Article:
William Banks

William Banks
William Banks
Research Interests: 
102 Mathematical Sciences Bldg.
Phone Number: 

William D. Banks is a Professor in the Department of Mathematics at the University of Missouri. His area of specialization is NUMBER THEORY, which is concerned with properties of whole numbers, especially primes. With over 100 research articles in the literature, Banks has produced an extensive and diverse collection of results in both algebraic and analytic number theory, and in applied areas such as representation theory and cryptography. Banks collaborates with top researchers in the field, and his work has been supported by the National Science Foundation.

At present, Banks' work revolves around the Riemann zeta function, Dirichlet L-functions, sieve theory, and estimates of exponential sums.

As an instructor, Banks constantly strives to bring out the best in his students. He cares deeply about their future success.  In 2003, Banks received the Provost Outstanding Junior Faculty Teaching Award.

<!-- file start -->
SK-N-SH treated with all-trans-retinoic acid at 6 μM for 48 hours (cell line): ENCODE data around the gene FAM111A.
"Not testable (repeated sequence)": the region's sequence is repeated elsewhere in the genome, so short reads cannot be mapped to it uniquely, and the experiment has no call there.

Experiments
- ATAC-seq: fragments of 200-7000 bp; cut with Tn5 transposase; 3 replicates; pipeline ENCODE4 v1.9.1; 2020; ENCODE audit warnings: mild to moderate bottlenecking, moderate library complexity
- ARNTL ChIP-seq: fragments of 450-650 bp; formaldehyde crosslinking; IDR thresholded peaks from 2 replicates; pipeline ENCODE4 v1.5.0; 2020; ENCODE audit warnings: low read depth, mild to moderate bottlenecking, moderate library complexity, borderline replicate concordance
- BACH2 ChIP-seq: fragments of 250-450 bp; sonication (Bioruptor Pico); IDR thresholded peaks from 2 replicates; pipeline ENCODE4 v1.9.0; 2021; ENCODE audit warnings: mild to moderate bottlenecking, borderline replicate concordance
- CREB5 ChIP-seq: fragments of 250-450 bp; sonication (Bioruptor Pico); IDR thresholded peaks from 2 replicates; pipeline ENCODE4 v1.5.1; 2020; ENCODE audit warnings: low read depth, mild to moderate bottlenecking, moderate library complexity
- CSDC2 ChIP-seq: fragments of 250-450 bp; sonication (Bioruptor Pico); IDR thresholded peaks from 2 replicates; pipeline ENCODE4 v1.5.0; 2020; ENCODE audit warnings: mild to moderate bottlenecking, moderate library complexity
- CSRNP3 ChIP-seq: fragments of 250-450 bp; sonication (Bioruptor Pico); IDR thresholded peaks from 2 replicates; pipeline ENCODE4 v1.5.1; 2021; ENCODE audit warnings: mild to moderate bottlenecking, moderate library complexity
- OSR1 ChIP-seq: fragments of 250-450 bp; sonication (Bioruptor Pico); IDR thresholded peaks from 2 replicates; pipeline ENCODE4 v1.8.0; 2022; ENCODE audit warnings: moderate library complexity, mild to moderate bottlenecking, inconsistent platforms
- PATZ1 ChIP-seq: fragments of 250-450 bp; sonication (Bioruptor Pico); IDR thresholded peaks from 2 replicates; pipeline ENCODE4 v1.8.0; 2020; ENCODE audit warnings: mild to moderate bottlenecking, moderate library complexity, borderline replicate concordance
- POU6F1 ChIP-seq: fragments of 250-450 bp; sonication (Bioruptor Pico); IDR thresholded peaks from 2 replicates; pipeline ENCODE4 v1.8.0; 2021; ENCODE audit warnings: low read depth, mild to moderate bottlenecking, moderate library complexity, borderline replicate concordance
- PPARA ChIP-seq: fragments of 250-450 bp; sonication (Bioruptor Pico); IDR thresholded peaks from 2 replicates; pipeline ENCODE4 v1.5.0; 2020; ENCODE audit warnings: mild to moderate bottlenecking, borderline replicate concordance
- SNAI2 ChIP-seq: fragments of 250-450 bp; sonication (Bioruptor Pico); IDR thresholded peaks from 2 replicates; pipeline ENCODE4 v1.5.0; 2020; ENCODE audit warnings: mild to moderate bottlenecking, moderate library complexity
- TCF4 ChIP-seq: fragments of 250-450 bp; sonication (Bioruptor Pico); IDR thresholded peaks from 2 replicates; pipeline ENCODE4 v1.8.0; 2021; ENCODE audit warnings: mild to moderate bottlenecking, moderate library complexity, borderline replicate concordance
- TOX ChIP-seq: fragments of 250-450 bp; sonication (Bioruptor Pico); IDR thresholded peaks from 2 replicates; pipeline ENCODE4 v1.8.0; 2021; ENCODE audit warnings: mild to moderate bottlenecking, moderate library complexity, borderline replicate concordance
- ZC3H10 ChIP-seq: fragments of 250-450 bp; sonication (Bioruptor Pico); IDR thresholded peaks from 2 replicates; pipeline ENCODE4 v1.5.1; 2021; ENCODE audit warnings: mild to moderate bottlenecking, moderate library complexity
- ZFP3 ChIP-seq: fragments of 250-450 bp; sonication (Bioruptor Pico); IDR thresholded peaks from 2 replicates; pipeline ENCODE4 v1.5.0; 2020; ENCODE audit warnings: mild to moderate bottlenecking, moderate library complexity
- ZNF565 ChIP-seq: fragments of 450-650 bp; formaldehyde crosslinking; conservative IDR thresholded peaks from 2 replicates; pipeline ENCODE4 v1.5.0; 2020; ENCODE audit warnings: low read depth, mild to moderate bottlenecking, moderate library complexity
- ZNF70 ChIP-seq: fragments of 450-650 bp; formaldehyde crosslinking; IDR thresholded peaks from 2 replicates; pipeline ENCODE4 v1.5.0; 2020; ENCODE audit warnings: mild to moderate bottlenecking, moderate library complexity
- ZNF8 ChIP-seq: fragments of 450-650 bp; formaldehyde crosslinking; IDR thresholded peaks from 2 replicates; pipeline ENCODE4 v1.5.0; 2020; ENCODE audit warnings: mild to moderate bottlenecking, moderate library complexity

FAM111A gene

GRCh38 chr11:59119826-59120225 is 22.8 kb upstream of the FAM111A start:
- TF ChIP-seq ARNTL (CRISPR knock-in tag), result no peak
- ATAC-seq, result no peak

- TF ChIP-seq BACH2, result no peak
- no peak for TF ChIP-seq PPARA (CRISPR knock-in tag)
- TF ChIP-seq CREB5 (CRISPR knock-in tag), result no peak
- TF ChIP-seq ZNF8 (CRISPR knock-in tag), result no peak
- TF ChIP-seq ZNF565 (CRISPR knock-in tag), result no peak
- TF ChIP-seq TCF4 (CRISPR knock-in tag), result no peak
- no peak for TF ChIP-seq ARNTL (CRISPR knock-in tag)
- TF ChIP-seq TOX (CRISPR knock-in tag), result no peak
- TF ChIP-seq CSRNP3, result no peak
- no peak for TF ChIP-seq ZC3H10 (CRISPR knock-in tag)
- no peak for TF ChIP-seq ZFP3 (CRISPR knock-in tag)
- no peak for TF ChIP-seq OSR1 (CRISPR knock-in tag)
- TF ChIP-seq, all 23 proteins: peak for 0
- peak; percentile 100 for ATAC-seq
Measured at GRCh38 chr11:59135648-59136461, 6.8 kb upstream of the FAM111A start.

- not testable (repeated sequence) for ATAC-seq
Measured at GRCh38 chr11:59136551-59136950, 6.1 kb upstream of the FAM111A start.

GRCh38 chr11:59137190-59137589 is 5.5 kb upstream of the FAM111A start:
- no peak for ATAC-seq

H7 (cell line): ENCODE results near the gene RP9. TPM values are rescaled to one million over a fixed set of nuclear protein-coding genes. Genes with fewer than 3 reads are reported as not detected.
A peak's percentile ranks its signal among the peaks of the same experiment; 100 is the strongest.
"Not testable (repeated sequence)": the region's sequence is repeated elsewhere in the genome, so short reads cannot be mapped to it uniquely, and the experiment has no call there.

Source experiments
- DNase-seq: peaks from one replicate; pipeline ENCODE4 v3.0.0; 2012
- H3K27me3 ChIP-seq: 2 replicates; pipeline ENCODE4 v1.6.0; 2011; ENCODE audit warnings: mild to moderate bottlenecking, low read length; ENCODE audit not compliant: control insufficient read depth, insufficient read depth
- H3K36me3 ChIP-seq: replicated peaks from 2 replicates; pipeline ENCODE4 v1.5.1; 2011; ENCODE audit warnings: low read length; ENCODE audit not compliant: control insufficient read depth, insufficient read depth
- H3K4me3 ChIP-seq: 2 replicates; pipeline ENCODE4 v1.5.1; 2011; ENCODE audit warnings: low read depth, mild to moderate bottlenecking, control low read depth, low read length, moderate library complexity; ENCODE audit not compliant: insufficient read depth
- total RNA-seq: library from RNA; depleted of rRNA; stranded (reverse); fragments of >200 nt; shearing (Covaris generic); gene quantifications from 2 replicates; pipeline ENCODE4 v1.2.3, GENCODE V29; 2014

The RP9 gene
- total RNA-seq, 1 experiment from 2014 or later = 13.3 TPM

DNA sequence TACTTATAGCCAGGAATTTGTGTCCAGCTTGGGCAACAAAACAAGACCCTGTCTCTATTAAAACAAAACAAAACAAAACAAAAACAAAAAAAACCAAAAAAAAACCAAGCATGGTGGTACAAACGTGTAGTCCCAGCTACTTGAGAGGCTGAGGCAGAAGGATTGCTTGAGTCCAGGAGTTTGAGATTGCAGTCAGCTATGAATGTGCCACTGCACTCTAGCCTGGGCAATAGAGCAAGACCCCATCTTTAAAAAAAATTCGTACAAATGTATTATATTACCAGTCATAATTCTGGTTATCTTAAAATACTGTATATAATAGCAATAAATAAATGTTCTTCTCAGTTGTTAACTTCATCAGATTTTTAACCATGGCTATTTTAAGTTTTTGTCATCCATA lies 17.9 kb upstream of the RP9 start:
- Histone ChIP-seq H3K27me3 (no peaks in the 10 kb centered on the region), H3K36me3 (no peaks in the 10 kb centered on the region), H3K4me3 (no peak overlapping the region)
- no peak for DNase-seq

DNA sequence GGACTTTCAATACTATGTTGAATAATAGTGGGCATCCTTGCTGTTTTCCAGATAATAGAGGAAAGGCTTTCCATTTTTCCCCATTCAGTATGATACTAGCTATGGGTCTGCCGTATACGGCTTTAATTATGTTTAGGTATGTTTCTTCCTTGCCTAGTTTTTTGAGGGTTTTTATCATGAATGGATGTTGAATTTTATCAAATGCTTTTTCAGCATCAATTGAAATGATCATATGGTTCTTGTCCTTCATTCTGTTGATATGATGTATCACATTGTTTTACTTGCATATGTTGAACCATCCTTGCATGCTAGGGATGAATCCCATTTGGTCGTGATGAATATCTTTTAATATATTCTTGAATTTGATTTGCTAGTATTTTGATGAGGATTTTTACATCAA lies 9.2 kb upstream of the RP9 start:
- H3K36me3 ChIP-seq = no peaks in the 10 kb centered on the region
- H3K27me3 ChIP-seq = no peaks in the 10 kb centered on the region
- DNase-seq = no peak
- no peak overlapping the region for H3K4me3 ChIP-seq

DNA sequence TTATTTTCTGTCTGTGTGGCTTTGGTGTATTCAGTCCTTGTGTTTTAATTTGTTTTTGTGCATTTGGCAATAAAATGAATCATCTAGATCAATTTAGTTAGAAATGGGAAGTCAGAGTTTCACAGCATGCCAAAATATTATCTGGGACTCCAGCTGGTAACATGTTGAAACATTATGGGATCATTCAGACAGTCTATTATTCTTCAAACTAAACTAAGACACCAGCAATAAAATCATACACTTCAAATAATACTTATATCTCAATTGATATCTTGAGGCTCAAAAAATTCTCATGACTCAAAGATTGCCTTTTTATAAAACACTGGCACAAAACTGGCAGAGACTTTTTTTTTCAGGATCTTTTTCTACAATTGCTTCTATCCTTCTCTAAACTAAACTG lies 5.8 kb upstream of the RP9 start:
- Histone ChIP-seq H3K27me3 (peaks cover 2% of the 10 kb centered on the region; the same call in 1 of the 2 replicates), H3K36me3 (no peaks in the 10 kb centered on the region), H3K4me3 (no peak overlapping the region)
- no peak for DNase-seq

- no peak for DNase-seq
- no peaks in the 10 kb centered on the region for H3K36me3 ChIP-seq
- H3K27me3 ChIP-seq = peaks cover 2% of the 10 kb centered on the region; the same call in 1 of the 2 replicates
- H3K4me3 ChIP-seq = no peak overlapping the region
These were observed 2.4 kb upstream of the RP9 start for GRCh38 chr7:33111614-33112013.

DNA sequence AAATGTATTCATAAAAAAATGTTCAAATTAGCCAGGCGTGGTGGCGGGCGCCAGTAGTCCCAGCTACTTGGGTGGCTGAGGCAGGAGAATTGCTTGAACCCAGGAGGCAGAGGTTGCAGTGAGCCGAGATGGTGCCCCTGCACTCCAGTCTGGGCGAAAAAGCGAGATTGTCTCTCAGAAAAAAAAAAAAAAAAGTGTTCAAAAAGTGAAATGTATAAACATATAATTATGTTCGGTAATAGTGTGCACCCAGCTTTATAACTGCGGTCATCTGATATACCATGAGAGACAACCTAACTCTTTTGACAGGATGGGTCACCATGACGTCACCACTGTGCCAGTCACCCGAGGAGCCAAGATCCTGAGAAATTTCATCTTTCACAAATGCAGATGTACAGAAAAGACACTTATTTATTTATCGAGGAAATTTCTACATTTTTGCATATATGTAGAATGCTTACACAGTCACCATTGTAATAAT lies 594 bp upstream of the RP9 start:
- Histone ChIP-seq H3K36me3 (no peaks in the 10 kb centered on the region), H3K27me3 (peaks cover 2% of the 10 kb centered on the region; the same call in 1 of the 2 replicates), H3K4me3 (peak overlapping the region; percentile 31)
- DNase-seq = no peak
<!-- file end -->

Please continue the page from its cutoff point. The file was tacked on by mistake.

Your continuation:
Banks also owns and operates BINKBALLS -- a Missouri company that offers for sale his works of art, seeking to raise money for various charitable causes. Founded in 2018.


  • 1994 Ph.D., Stanford University
  • 1986 B.S., California Institute of Technology


Frequently Taught Courses: 
  • MATH 2300 Multivariable Calculus
  • MATH 4330 Number Theory
  • MATH 8302 Theory of the Riemann zeta function


Research Interests: 

Algebraic and Analytic Number Theory, Representation Theory, Cryptography

Select Publications: 

with V. Castillo-Garate, L. Fontana and C. Morpurgo.  Self-intersections of the Riemann zeta function on the critical line.  J. Math. Anal. Appl. 406 (2013), no. 2, 475-481.

with R. Baker, J. Brüdern, I. Shparlinski and A. Weingartner, Piatetski-Shapiro sequences. Acta Arith. 157 (2013), no. 1, 37-68.

with S. Kang.  On repeated values of the Riemann zeta function on the critical line.Experiment.  Math. 12 (2012), no. 2, 132-140.

with A. Harcharras. On the norm of an idempotent Schur multiplier on the Schatten class. Proc. Amer. Math. Soc. 132 (2004), no. 7, 2121-2125

with D. Hart and M. Sakata.  Almost all palindromes are composite,  Math. Res. Lett. 11 (2004) nos. 5-6, 853-868.

with J. Levy and M. Sepanski. Block-compatible metaplectic cocycles, J. Reine Angew. Math. 507 (1999), 131-163.

Twisted symmetric-square L-functions and the nonexistence of Siegel zeros on GL(3). Duke Math. J. 87 (1997), no. 2, 343-353.